Many retirement villages now offer prospective residents and their families several contracts to enter the community, which is welcome.
However, the much-maligned Deferred Management Fee (DMF) is back in vogue, says Tony Massaro, the PwC Partner, who is behind the Retirement Living Council Census.
The Deferred Management Fee helps pay for all the facilities in a village that everyone uses, such as community halls, bowling greens and swimming pools. The DMF is calculated as a percentage of the sale price multiplied by the number of years that a resident lives in the village.
Tony said the data over the last six years reveals that the maximum DMF is reducing, along with the number of years the maximum DMF is calculated on.
72% of village operators in 2021 used six years or less for the deferred payment of the DMF, whereas it was 49% two years earlier.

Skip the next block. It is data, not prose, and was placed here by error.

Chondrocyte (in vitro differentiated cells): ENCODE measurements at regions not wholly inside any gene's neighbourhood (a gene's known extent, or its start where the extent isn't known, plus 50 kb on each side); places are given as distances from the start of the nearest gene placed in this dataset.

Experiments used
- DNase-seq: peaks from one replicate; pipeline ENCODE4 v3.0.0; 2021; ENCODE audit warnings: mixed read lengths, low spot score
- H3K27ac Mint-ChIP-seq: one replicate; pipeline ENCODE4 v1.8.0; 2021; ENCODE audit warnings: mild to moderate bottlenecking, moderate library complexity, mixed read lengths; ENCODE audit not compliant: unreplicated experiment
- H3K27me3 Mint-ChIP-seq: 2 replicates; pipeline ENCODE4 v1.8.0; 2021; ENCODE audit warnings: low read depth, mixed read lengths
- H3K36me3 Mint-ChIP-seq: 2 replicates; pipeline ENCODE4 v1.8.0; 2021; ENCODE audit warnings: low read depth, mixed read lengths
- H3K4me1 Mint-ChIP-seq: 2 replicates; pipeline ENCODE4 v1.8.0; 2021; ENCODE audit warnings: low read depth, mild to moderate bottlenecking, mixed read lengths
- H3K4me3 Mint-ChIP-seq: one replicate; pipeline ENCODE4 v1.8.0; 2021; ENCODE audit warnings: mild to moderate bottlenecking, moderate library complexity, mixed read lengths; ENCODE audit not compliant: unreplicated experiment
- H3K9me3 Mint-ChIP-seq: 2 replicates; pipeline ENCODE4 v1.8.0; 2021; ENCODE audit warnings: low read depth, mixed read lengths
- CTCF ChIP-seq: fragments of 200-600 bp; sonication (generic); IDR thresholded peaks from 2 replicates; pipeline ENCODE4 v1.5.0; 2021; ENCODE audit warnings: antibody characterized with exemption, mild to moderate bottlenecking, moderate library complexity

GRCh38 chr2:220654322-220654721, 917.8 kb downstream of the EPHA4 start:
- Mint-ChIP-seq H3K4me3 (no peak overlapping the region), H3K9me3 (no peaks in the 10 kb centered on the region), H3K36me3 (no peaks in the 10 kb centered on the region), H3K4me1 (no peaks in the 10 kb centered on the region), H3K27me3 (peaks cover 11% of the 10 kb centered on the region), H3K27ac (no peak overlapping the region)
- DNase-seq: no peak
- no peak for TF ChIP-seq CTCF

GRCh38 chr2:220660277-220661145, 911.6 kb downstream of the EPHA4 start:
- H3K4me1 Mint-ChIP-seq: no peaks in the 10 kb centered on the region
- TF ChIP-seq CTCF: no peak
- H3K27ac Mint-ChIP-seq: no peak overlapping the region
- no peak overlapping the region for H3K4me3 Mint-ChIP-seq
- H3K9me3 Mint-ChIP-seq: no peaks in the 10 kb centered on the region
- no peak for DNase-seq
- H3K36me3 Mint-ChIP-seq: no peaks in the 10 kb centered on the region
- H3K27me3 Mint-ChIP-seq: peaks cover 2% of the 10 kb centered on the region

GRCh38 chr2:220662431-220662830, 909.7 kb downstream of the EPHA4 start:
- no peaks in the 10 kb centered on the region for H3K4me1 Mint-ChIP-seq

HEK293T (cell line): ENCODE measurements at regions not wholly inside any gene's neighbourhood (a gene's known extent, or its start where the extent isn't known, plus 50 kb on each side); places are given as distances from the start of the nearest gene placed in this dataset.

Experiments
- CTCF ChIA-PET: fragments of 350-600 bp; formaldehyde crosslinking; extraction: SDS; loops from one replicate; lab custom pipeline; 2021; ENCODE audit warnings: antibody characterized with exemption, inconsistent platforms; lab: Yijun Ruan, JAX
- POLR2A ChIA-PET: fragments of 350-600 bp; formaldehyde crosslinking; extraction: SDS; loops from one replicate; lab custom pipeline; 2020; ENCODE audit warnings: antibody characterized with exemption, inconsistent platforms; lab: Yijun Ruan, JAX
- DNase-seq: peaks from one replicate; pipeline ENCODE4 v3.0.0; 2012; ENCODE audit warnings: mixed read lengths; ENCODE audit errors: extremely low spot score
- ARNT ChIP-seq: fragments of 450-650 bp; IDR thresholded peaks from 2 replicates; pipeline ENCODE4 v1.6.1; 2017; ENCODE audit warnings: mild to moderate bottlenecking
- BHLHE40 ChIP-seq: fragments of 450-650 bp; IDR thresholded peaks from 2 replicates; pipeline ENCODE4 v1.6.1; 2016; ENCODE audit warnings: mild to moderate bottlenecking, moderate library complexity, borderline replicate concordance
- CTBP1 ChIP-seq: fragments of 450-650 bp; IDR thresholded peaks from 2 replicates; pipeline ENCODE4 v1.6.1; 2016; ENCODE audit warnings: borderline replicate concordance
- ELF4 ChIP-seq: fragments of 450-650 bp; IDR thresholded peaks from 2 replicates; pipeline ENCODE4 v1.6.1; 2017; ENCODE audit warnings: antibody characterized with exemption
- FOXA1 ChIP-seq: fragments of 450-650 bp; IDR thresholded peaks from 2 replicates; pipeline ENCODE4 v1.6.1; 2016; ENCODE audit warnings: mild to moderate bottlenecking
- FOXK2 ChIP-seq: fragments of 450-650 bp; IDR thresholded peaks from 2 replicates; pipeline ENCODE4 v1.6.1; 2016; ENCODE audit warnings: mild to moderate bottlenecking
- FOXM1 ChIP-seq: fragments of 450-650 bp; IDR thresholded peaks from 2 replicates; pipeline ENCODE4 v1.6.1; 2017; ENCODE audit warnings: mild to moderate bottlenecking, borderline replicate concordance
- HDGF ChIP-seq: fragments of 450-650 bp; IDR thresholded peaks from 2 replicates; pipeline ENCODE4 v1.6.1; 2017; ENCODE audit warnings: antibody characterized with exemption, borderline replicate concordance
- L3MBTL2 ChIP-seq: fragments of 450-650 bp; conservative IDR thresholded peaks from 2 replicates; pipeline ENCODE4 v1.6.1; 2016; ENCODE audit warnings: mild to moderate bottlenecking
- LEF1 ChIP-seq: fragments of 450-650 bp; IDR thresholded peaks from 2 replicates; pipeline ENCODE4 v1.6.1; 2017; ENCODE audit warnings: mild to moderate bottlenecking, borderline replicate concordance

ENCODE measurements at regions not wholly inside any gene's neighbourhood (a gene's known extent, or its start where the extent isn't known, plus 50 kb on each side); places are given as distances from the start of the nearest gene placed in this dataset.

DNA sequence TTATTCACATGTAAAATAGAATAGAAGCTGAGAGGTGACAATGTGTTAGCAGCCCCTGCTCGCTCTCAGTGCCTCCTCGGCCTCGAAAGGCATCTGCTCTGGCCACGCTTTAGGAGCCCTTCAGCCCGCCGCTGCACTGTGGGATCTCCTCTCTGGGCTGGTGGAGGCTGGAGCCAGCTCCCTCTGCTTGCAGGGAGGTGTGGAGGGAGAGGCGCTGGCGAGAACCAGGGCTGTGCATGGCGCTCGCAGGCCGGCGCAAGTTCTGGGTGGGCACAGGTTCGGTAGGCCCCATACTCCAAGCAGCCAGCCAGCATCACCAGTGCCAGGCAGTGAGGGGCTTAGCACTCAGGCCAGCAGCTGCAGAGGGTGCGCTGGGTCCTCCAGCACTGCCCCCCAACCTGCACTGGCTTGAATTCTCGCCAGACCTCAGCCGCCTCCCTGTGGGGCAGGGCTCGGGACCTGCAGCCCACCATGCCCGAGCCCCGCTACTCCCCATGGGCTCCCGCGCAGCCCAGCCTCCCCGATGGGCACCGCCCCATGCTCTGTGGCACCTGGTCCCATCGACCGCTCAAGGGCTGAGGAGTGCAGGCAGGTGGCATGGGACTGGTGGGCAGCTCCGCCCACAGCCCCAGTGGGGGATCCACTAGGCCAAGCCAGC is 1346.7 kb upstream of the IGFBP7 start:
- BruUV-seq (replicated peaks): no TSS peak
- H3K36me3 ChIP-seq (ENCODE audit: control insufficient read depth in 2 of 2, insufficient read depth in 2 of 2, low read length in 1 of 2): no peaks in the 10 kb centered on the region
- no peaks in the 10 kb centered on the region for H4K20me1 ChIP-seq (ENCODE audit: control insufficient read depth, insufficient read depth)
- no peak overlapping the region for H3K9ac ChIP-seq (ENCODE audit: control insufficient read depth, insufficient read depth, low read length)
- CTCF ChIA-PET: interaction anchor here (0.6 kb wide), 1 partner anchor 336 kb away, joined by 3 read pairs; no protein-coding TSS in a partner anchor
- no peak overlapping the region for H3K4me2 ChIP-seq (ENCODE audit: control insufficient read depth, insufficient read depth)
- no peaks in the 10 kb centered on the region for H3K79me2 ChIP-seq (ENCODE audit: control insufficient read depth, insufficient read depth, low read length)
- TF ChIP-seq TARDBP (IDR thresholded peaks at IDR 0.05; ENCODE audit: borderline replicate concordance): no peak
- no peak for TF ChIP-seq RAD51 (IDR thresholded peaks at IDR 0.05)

In 2019, the maximum fee level typically ranged between 25% and 36% of your home value. The 2021 Census showed it is now lower than 36% for 93% of villages.
Tony told the Retirement Living Council Conference that over the past six years, the payment structure of residents paying an “ingoing contribution with no capital gain at exit” has also increased from 41% in 2018 to 55% of providers surveyed in 2021.
This perhaps indicates residents are seeking greater security. They have the absolute certainty of not having to bear any capital loss or any capital gain. They know from the start, what they are paying and what they will receive.